inDf <- structure(list(x = c(25.582125, 25.880375, 24.955375, 26.066375, 25.409375, 25.902125),
                       y = c(-26.147625, -26.202625, -26.166125, -26.117625, -26.035875, -26.046375), 
                       Class = c(1L, 2L, 3L, 10L, 10L, 10L),
                       colT = c("#ffa500", "#aaeeff", "#a8c093", "#4584dc","#4584dc", "#4584dc"), 
                       attT = c("Stuff", "Other stuff", "Thing","Nice thing", "Nice thing", "Nice thing")), 
                       .Names = c("x", "y", "Class", "colT", "attT"),
                       row.names = c(NA, 6L), class = "data.frame")
 
spat.df <- SpatialPointsDataFrame(inDf[,c('x','y')], inDf)
projection(spat.df) <- "+proj=longlat +datum=WGS84 +no_defs +ellps=WGS84 +towgs84=0,0,0"
shapefile(spat.df, filename='/to/your/path/example.shp',overwrite=T)
filename <- "/to/your/path/example.qml"
 
writeQML(spat.df, "colT", 'attT', 'Class', filename)
21 Jan

Dowload OpenStreetMap (OSM) data and read it in QGIS

Happy New GIS,

Be sure to get the last version of GDAL (Ubuntu installation)

Go to Geofabrik.
Download the compressed .osm.pbf files corresponding to our area (Continent, Country).

Using ogr to convert the pbf file into a SQlite database which can be used directly in QGIS with Add SpatiaLite Layer.

ogr2ogr -f "SQLite" -dsco SPATIALITE=YES -spat xmin ymin xmax ymax GuruBlard_Region.db OSM_continent.pbf

where xmin ymin xmax ymax:
spatial query extents, in the SRS of the source layer(s) (or the one specified with -spat_srs). Only features whose geometry intersects the extents will be selected. The geometries will not be clipped unless -clipsrc is specified

For further information, visit this post of Anita Graser.

08 Jun

Assemble png into a grid using ImageMagick and R

Holà GISpa,

Here is a R function that uses the montage function of ImageBrick to assemble png in one grid. All the parameters are explained here.

pattern='CoolestPngEver_'
In<-list.files("/export/homes/gurublard/", full.names=T, pattern=pattern)
Out<-paste0(/export/homes/gurublard/", pattern,"all.png")
command<-paste0("montage -label '%f' -density 300 -tile 4x0 -geometry +5+50 -border 10 ", paste(In, collapse=" "), " ", Out)
system(command)

ImageMagick

27 Mar

Calculate hillshade with gdaldem based on the elevation and azimuth angle calculated from the acquisition time

Hi GIS fellows ! Here is a spring present, let’s see how to simply create an hillshade based on the acquisition date and time !

sunPosition <- function(year, month, day, hour=12, min=0, sec=0,
                        lat=46.5, long=6.5) {
 
  twopi <- 2 * pi
  deg2rad <- pi / 180
 
  # Get day of the year, e.g. Feb 1 = 32, Mar 1 = 61 on leap years
  month.days <- c(0,31,28,31,30,31,30,31,31,30,31,30)
  day <- day + cumsum(month.days)[month]
  leapdays <- year %% 4 == 0 & (year %% 400 == 0 | year %% 100 != 0) &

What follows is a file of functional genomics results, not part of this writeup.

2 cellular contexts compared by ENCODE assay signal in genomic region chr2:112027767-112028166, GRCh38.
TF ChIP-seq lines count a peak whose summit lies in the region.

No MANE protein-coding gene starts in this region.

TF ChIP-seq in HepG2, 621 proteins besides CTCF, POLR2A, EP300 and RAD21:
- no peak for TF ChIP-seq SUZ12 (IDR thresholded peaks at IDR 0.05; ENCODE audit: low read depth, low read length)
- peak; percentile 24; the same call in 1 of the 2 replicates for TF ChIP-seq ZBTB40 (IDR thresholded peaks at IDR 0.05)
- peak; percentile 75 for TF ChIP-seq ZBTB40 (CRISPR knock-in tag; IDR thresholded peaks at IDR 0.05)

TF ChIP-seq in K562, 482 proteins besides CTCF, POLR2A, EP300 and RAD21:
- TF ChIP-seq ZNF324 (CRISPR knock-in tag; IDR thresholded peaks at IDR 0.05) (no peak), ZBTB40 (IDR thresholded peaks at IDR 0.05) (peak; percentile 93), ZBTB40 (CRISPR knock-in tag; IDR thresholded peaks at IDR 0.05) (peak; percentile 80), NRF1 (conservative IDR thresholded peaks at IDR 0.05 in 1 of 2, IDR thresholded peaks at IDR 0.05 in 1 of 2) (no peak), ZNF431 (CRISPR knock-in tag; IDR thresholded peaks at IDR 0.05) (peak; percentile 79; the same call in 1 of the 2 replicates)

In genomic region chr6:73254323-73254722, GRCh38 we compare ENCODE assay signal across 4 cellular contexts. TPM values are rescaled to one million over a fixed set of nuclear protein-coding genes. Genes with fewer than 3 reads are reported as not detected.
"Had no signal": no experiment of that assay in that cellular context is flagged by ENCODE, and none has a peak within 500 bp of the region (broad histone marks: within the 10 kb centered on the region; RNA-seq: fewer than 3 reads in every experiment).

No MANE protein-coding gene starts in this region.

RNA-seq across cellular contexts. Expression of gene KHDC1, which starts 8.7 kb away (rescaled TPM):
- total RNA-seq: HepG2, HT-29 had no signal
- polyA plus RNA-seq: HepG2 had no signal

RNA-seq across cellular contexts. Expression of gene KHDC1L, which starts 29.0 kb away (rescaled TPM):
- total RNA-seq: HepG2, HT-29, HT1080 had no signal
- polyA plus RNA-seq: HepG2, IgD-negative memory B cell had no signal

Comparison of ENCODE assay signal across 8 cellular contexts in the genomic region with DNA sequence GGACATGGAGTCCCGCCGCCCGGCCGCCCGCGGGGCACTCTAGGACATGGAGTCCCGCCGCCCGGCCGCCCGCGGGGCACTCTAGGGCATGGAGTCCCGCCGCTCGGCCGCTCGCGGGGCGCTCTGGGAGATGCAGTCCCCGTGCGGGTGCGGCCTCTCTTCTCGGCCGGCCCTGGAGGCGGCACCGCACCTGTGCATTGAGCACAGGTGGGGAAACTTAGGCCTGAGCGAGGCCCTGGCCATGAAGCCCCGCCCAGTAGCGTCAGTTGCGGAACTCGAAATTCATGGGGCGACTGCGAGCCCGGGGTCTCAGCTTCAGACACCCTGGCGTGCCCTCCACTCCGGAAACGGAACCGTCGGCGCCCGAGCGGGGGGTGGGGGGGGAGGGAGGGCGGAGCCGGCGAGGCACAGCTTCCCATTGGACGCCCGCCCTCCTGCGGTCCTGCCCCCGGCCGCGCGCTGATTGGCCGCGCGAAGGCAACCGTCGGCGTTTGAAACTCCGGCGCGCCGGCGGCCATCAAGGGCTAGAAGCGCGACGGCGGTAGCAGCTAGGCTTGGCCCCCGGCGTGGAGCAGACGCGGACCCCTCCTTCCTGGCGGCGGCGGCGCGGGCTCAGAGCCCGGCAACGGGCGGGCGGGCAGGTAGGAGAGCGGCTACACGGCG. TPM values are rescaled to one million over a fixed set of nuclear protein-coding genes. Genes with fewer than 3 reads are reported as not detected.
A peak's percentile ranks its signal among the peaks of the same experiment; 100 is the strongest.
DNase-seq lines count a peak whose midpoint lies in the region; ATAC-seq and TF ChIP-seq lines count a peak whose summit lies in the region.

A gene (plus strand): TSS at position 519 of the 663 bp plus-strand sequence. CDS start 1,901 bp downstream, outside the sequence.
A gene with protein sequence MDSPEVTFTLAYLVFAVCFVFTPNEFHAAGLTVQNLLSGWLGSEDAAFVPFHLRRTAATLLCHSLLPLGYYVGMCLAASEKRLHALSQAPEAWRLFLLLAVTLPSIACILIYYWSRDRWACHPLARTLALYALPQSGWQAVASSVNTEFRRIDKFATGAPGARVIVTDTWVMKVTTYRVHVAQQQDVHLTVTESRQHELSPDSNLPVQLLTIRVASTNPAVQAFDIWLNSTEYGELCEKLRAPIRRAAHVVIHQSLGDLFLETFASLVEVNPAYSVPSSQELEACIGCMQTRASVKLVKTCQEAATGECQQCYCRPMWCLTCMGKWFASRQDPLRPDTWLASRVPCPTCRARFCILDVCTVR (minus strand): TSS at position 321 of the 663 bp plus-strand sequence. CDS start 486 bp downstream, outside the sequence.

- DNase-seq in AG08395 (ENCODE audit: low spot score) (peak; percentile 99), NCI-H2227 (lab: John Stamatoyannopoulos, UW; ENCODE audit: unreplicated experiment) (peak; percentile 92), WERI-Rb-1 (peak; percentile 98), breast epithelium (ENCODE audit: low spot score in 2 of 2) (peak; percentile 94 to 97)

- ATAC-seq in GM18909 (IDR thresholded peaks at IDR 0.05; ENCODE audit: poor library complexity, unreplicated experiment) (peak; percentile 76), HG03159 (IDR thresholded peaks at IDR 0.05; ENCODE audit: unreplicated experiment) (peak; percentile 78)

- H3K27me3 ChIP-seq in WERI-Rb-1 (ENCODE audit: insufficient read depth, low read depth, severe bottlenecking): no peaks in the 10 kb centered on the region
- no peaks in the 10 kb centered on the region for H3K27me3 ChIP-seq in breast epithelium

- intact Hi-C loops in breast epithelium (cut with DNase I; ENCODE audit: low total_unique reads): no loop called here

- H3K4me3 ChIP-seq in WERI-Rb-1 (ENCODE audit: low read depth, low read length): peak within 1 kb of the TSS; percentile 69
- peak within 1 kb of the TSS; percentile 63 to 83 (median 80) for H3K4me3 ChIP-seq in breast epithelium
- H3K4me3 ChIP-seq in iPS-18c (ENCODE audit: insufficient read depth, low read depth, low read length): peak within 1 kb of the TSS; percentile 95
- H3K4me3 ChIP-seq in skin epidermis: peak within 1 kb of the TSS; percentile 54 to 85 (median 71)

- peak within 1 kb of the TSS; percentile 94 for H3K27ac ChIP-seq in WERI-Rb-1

day >= 60 & !(month==2 & day==60)
  day[leapdays] <- day[leapdays] + 1
 
  # Get Julian date - 2400000
  hour <- hour + min / 60 + sec / 3600 # hour plus fraction
  delta <- year - 1949
  leap <- trunc(delta / 4) # former leapyears
  jd <- 32916.5 + delta * 365 + leap + day + hour / 24
 
  # The input to the Atronomer's almanach is the difference between
  # the Julian date and JD 2451545.0 (noon, 1 January 2000)
  time <- jd - 51545.
 
  # Ecliptic coordinates
 
  # Mean longitude
  mnlong <- 280.460 + .9856474 * time
  mnlong <- mnlong %% 360
  mnlong[mnlong < 0] <- mnlong[mnlong < 0] + 360
 
  # Mean anomaly
  mnanom <- 357.528 + .9856003 * time
  mnanom <- mnanom %% 360
  mnanom[mnanom < 0] <- mnanom[mnanom < 0] + 360
  mnanom <- mnanom * deg2rad
 
  # Ecliptic longitude and obliquity of ecliptic
  eclong <- mnlong + 1.915 * sin(mnanom) + 0.020 * sin(2 * mnanom)
  eclong <- eclong %% 360
  eclong[eclong < 0] <- eclong[eclong < 0] + 360
  oblqec <- 23.439 - 0.0000004 * time
  eclong <- eclong * deg2rad
  oblqec <- oblqec * deg2rad
 
  # Celestial coordinates
  # Right ascension and declination
  num <- cos(oblqec) * sin(eclong)
  den <- cos(eclong)
  ra <- atan(num / den)
  ra[den < 0] <- ra[den < 0] + pi
  ra[den >= 0 & num < 0] <- ra[den >= 0 & num < 0] + twopi
  dec <- asin(sin(oblqec) * sin(eclong))
 
  # Local coordinates
  # Greenwich mean sidereal time
  gmst <- 6.697375 + .0657098242 * time + hour
  gmst <- gmst %% 24
  gmst[gmst < 0] <- gmst[gmst < 0] + 24.
 
  # Local mean sidereal time
  lmst <- gmst + long / 15.
  lmst <- lmst %% 24.
  lmst[lmst < 0] <- lmst[lmst < 0] + 24.
  lmst <- lmst * 15. * deg2rad
 
  # Hour angle
  ha <- lmst - ra
  ha[ha < -pi] <- ha[ha < -pi] + twopi
  ha[ha > pi] <- ha[ha > pi] - twopi
 
  # Latitude to radians
  lat <- lat * deg2rad
 
  # Azimuth and elevation
  el <- asin(sin(dec) * sin(lat) + cos(dec) * cos(lat) * cos(ha))
  az <- asin(-cos(dec) * sin(ha) / cos(el))
 
  # For logic and names, see Spencer, J.W. 1989. Solar Energy. 42(4):353
  cosAzPos <- (0 <= sin(dec) - sin(el) * sin(lat))
  sinAzNeg <- (sin(az) < 0)
  az[cosAzPos & sinAzNeg] <- az[cosAzPos & sinAzNeg] + twopi
  az[!cosAzPos] <- pi - az[!cosAzPos]
 
 
  el <- el / deg2rad
  az <- az / deg2rad
  lat <- lat / deg2rad
 
  return(list(elevation=el, azimuth=az))
}
 
 
 
# calculate the sun position from date and time
position<-sunPosition(2012, 05, 25, hour=15, min=40, sec=42.460,lat=d_wgs@coords[2], long=d_wgs@coords[1])
 
system(paste('gdaldem hillshade',
             '-of GTiff',
             '-az',position$azimuth,
             '-alt',position$elevation,
             paste('/path_to_data/dtm_file','.tif',sep=''),
             paste('/path_to_data/dtm_file','_hillshade.tif',sep='')))